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Bruce Lee Philosophies Part 1 of 2: Be Like Water

Bruce Lee quotes

by Billy L Greer

Bruce Lee is known not just for his martial prowess but also for his ideas and philosophies.

He’s credited with popularizing kung fu in the Western world and is often said to be the

father of the mixed martial arts. It’s hard to find a martial artist today who isn’t familiar

with at least a few quotes attributed to Lee.

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Perhaps the best-known quotes are “Be like water” and “Absorb what is useful.” Did these

words of wisdom originate with Lee, or do they have a deeper history? Do they mean what most people take them to mean? Let’s explore.

The Chinese martial arts recognize four primary elements that are essential to have a complete system. One of them is shuai, which refers to takedowns and throws.

Be Like Water

This quote comes from a longer one that says, in part, “Be like water making its way through cracks. Empty your mind. Be formless. Shapeless, like water. If you put water into a cup, it becomes the cup. Be water, my friend.”

Although these words come from Bruce Lee, the concept predates him. A translation of Chapter 78 of the classic text Tao Te Ching reads: Nothing in the world is as soft and yielding as water. Yet for dissolving the hard and inflexible, nothing can surpass it. The soft overcomes the hard; the gentle overcomes the rigid. Everyone knows this is true, but few can put it into practice.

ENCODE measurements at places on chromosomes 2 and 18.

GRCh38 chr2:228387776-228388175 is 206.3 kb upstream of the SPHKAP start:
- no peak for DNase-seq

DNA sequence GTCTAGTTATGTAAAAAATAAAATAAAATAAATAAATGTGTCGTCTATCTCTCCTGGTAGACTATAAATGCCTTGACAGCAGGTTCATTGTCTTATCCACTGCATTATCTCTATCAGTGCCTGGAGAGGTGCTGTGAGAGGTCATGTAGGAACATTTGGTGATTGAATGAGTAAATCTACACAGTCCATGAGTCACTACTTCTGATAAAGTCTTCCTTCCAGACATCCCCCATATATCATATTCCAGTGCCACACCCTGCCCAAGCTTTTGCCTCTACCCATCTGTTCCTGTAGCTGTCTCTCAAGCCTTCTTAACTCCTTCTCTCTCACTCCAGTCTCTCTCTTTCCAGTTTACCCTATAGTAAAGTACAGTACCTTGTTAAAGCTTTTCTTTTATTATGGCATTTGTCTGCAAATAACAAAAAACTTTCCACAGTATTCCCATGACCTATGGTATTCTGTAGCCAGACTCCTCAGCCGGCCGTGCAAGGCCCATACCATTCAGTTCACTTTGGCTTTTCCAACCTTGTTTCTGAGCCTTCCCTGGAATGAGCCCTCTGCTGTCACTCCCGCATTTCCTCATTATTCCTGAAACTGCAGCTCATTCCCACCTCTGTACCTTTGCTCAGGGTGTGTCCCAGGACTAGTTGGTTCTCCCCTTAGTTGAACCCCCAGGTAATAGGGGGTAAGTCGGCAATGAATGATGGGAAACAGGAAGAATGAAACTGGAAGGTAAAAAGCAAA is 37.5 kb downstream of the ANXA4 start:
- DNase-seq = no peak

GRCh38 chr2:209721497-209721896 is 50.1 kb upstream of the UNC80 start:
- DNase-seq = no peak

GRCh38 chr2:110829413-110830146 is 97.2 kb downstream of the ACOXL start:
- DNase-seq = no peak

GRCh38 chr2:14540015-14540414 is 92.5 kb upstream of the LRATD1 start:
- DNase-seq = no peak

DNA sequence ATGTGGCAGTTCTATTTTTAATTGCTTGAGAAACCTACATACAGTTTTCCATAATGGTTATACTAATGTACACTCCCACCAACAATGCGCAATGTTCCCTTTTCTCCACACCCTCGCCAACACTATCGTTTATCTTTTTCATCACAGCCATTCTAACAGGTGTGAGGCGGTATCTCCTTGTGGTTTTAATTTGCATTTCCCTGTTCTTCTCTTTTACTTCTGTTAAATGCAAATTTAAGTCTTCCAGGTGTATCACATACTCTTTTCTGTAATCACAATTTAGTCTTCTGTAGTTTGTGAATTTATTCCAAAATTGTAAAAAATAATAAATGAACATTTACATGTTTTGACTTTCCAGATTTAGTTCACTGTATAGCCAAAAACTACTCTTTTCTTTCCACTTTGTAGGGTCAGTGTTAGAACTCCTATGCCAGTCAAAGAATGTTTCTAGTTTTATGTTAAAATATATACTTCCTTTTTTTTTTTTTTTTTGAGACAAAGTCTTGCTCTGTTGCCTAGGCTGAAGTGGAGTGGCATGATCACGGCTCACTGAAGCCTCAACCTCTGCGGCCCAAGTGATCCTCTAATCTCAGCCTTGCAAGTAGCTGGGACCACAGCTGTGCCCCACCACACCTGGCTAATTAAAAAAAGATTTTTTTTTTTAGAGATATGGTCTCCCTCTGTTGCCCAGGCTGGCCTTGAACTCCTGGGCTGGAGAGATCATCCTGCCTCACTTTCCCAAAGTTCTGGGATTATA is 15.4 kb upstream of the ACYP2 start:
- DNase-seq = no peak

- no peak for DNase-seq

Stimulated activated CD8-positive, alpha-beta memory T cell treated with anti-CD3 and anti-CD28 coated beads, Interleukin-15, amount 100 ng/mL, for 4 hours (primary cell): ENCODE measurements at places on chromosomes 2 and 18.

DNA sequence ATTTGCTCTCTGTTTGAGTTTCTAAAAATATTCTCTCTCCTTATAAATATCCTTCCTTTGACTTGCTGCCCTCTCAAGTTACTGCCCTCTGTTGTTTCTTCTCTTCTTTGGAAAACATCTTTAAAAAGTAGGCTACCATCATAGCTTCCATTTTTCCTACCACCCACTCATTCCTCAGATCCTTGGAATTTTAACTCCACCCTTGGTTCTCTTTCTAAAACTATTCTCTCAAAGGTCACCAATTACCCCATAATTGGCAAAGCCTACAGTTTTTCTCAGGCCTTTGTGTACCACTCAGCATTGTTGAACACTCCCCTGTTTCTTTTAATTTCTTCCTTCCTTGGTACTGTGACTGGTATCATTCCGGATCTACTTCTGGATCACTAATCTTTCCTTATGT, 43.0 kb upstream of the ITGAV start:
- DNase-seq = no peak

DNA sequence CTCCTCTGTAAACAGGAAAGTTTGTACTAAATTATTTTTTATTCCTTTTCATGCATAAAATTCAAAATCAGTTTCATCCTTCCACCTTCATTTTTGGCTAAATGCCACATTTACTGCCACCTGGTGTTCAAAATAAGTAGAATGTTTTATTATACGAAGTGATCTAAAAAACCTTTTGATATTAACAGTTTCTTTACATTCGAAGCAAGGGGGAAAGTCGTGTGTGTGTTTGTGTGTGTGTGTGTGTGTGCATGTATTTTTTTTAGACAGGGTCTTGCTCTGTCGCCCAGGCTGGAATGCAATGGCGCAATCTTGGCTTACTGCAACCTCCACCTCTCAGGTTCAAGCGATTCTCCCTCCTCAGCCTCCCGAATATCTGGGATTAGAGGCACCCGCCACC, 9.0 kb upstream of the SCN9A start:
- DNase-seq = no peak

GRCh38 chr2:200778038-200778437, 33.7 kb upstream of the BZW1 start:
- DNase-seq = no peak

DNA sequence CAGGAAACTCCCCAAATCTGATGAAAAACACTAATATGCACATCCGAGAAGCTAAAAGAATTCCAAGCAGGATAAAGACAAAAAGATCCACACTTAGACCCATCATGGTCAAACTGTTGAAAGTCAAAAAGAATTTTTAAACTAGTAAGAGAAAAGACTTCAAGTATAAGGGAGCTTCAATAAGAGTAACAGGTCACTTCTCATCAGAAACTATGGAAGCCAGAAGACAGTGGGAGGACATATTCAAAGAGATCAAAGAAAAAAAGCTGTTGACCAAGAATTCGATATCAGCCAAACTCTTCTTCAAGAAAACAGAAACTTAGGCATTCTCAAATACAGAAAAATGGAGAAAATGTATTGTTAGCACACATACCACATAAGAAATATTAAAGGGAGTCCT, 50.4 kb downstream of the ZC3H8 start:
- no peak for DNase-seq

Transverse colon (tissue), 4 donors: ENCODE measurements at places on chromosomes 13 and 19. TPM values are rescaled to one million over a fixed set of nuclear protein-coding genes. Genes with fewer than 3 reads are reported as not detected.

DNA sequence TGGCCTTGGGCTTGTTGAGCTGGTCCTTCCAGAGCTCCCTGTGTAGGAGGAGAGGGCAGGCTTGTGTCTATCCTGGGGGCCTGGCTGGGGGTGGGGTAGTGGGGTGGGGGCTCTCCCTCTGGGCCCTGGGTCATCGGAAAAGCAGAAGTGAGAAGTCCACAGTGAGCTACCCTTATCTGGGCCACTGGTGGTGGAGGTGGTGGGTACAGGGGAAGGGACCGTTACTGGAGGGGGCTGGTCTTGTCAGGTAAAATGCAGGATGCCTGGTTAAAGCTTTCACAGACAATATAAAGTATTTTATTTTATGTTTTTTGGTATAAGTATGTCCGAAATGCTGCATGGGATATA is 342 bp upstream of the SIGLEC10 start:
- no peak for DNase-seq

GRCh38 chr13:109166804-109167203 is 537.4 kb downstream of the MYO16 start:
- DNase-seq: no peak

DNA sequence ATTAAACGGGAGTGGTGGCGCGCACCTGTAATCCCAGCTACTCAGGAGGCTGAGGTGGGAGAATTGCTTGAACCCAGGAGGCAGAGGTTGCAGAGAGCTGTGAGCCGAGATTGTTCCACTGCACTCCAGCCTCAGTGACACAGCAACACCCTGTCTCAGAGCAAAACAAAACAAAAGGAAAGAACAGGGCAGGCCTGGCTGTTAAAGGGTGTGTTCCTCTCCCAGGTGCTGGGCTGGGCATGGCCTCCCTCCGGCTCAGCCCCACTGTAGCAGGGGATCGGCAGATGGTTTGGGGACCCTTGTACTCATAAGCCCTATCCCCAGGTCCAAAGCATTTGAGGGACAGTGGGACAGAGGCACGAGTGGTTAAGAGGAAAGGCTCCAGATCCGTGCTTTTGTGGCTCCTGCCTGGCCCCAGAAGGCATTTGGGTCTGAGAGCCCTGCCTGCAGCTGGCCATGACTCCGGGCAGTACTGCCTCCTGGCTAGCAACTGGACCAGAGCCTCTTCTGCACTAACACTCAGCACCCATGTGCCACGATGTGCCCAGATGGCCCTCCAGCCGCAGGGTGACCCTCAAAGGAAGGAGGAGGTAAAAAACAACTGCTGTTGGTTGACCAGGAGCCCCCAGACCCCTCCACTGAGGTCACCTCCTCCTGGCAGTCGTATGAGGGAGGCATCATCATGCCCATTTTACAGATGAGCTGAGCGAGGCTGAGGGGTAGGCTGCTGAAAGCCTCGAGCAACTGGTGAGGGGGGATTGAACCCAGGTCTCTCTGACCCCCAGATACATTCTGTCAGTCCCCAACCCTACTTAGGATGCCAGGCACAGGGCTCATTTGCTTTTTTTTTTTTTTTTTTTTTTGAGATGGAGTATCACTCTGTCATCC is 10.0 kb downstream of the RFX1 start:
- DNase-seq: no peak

This passage describes the Chinese concept of wu wei, which is often translated as “effortless action.” Professional athletes know this concept as “being in the zone” — or in a state of “flow‚” as Mihaly Csikszentmihalyi calls it in his book Flow: The Psychology of Optimal Experience. In this state, work is expressed without conscious effort and just seems to flow out of the body with ease.

Many people have taken Lee’s quote to mean that martial arts practice should be literally without forms, that practice should be free flowing, random and without any predetermined structure. But is this what it means to be water?

Water has many unique qualities. Known as the universal solvent, it can dissolve more substances than powerful acids. Pressurized water jets can cut through steel. Gentle flows of water over time can wear away the hardest rock, creating spectacular places like the Grand Canyon.

As a liquid, water will assume the shape of any container and automatically seek to be level. Like most liquids, it expands when heated, yet unlike most liquids, it also expands when frozen. This means that water can penetrate the smallest crack and then, when heated or frozen, expand to split the object apart.

Water can crash down with force to destroy objects in its path or push them aside; if the object cannot be moved, water will find a path around it. It can support the heaviest ship or flow through the slightest crack in the hull to sink it. No matter how hard you strike it, you cannot damage it, and it will absorb your power or even reflect it back. Water clearly has many powerful attributes that are advantageous to martial artists, but what is the source of those attributes? Yin-yang theory influences the traditional Chinese martial arts and gives us the paradox that taking something to an extreme often results in its